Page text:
As Aber mentioned, we’re currently in a sandbox phase. Here are the important points to understand about this phase:
- Your application profiles are private
- Your apps install on real MySpace accounts, but are limited to three installations
- If your app renders a profile module, it will only be visible to users who have that application installed
So, essentially, the platform is in a public beta allowing for some back’n’forth between MySpace and the developer community. This is a good change in stance for MySpace, which has in the past taken a rather confrontational stance with respect to third party developers. I hope they have hired (a) some great platform architects and (b) some great developer community managers or else it’s unlikely that the outcome of the beta period will lead to significant improvements.
Always more of a media/lifestyle company than a technology company, MySpace has taken a long time to come to terms with opening up. Some months ago I had a conversation with one of the CXOs there about this very issue. From his comments it was clear that there was tension at the highest ranks about how to proceed. I guess Facebook’s growth accelerating and the company becoming progressively closer with Microsoft helped MySpace, whose own growth declined, realize that they need to open up and partner with a tech savvy power (Google, which is helping with OpenSocial and Caja). Good move, though I expect Google to benefit more in the long run than MySpace as it sets up OpenSocial for success.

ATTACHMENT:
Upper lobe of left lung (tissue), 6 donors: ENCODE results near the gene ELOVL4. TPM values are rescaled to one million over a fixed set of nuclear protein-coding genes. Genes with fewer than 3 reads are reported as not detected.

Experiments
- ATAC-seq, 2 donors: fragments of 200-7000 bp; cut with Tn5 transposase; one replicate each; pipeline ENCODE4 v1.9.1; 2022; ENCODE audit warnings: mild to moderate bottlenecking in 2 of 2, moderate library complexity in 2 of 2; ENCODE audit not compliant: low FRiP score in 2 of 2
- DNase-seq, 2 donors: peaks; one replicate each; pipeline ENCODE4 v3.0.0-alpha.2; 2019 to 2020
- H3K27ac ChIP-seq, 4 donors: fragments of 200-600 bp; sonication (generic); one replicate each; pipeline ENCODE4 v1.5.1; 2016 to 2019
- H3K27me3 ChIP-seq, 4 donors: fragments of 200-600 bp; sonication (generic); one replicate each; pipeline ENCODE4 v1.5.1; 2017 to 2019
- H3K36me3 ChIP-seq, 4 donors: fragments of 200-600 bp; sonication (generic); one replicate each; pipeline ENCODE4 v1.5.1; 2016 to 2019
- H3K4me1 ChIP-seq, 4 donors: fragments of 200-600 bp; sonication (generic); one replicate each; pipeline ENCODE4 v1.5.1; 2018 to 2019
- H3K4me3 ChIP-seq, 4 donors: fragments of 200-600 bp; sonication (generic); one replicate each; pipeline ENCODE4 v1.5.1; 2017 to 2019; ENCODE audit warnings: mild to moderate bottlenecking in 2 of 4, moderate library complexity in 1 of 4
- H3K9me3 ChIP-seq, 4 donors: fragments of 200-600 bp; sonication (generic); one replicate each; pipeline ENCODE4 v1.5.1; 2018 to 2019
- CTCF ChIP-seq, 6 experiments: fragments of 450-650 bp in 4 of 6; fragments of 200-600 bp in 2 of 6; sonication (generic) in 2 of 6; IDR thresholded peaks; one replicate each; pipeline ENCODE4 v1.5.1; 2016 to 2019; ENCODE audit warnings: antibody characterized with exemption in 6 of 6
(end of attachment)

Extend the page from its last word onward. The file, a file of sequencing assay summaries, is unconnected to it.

Although Facebook and MySpace remain quite different, it will be interesting to see what developers do on MySpace. Let the widget games begin.